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Nikkei Uncovered: a poetry column


Welcome to poetic homage with this month’s Nikkei Uncovered column. From Tucson, Arizona-based, Heather Nagami, and San Francisco Bay Area-based, Mia Ayumi Malhotra, we have the pleasure of hearing from two Kundiman fellow authors, who speak of the women who hold us, shape our contexts, and grip at the sensibility of our memories. Enjoy.

—traci kato-kiriyama

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Heather Nagami is the author of Hostile (Chax Press). A Kundiman fellow, her poems have recently appeared in Hawai‘i Review, The Collagist, Print-Oriented Bastards, and The Sonoran Desert: A Literary Field Guide. Born and raised in Southern California, Heather is the grandniece of poet Akira Togawa. Heather currently resides in Arizona, where she is completing her second collection of poetry.

Sonnet for My Grandma

The world cannot exist without my grandma.
She lived so many lives before my birth,
yet still she made me feel that being my grandma
was what made life reveal what it was worth.
She was a hand reaching down to hold my hand tightly.
“Yoisho,” she’d say as she lifted me up.
She was the humble, healing heart of the Almighty
that told me I was someone who was loved.
She played so many roles with a plethora
of gifts for each lucky person to find,
but to me, she was just my grandma
who showed me how she cherished that right.
Grandma, another word for love.
Grandma, another word for life.

* This poem is copyrighted by Heather Nagami (2017)


* * * * *

Mia Ayumi Malhotra is the author of Isako Isako (forthcoming 2019), winner of the 2017 Alice James Award. She received her MFA from the University of Washington and is a Kundiman and VONA/Voices Fellow. She currently lives in the San Francisco Bay Area with her husband and two daughters.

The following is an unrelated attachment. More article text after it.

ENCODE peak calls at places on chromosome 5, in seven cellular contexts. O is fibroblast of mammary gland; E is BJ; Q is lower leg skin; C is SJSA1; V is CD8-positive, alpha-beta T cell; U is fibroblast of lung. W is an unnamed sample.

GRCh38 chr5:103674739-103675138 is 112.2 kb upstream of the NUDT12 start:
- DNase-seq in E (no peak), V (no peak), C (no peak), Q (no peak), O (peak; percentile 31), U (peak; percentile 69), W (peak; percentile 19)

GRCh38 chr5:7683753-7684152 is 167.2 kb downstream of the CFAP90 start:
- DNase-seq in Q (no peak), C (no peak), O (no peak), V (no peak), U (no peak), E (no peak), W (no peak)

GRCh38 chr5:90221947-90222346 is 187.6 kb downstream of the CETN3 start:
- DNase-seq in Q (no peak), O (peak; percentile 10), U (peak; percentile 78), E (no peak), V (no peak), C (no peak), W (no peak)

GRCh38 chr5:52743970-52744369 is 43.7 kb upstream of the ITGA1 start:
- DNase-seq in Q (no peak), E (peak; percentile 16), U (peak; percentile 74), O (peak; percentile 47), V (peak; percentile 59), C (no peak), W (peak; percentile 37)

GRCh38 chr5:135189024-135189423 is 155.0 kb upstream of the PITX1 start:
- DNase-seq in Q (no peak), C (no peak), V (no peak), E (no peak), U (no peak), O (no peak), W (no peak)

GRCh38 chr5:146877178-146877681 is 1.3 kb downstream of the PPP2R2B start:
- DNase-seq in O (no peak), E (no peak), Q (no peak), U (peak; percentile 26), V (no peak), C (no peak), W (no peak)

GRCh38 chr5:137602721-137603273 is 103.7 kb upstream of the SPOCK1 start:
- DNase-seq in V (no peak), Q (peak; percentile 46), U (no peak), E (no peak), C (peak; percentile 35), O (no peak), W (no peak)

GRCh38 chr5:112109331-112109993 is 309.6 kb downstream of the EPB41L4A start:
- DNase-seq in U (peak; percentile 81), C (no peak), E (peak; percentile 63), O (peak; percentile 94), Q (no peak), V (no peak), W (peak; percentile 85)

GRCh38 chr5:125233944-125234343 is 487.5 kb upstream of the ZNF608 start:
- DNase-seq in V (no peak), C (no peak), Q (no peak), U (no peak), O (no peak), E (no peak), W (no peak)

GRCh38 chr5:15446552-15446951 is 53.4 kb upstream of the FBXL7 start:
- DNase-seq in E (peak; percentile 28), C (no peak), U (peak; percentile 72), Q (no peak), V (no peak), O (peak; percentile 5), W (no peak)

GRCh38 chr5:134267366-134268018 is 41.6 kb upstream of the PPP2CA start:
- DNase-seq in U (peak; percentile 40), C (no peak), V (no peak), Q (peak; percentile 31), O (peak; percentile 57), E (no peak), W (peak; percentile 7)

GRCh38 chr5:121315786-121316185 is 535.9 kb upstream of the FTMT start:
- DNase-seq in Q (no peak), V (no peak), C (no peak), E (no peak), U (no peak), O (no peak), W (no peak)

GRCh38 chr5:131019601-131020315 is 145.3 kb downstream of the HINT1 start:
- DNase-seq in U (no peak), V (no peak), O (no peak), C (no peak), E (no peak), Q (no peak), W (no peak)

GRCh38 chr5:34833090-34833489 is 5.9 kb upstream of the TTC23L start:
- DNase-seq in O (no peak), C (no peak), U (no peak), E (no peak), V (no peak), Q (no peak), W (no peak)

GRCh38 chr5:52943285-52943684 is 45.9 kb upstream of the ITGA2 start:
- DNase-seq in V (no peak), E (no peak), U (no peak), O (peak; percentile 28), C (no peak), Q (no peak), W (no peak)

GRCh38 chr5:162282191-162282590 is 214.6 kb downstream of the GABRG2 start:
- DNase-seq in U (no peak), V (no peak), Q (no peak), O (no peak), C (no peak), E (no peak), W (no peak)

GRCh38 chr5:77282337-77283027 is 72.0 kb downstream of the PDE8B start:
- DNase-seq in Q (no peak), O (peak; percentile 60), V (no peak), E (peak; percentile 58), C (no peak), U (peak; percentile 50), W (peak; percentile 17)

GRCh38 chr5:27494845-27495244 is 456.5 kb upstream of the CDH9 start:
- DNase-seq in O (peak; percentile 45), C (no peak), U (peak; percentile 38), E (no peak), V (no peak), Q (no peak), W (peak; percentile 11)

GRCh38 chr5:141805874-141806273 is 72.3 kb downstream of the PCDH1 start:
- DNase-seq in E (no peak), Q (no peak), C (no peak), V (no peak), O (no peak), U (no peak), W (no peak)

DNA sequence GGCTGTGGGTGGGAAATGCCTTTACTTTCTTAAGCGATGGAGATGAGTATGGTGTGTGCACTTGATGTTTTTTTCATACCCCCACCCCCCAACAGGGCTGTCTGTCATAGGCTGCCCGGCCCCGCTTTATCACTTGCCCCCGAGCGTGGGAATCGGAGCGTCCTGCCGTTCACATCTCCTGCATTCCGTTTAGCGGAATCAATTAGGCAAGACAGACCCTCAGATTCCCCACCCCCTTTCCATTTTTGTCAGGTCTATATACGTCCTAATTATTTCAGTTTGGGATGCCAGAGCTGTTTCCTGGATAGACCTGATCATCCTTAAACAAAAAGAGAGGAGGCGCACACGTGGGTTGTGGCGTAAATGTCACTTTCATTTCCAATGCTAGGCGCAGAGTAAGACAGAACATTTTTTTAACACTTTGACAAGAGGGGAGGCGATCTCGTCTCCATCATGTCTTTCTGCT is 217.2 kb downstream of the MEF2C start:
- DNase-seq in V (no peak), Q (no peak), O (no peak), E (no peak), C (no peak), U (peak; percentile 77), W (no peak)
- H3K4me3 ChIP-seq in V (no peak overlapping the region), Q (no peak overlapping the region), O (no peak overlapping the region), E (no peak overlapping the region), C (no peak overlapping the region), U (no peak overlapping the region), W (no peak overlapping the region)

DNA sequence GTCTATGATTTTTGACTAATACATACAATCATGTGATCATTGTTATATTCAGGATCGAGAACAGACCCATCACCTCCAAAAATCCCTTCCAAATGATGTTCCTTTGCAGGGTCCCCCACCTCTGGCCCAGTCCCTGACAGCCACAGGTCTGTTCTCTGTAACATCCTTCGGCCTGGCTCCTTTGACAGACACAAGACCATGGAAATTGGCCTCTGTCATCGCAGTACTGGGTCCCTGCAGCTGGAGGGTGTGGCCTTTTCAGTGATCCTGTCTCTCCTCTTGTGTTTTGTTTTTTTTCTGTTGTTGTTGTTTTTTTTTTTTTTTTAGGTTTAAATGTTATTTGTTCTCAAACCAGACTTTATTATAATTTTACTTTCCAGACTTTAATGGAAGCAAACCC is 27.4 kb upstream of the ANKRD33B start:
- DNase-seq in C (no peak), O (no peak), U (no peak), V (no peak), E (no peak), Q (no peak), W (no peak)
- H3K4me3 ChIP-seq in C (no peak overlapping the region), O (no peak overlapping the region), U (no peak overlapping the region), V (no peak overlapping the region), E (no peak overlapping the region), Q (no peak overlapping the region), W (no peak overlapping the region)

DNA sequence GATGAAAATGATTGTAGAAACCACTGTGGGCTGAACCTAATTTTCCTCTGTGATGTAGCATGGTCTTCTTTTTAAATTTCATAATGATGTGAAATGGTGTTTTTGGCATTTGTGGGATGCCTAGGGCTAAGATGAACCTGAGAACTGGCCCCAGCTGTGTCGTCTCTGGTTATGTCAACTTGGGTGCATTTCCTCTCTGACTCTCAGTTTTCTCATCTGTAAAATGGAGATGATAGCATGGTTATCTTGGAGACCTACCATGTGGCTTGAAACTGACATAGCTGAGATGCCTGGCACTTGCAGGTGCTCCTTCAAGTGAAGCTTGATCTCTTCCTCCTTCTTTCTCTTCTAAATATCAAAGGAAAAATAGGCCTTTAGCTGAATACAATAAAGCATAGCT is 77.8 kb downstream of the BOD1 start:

How the Women Worked
                              Richmond, CA

Rusted jaw, hasp of lower lip
hinged to upper blade.  Grim

beaky lips work through cane,
clip hooks, strip stems clean

of bud eyes.  O the satisfaction of
a perfect head sprung from stem.

Rows of puffy heads, frilled edges
shorn like lace, whorled round anther, style.

Wire shoves through center—
wound round outer whorl

wraps   –tighter, tighter.  Tamped
down, taped   bound, bodies fixed

in place with hard bulbous
eyes.  Straight pins    lace pins

* This poem is copyrighted by Mia Ayumi Malhotra (2017)


© 2017 Mia Malhotra; Heather Nagami

community Heather Nagami Mia Malhotra poem poet poetry traci kato-kiriyama

About this series

Nikkei Uncovered: a poetry column is a space for the Nikkei community to share stories through diverse writings on culture, history, and personal experience. The column will feature a wide variety of poetic form and subject matter with themes that include history, roots, identity; history—past into the present; food as ritual, celebration, and legacy; ritual and assumptions of tradition; place, location, and community; and love.

We’ve invited author, performer, and poet traci kato-kiriyama to curate this monthly poetry column, where we will publish one to two poets on the third Thursday of each month—from senior or young writers new to poetry, to published authors from around the country. We hope to uncover a web of voices linked through myriad differences and connected experience.

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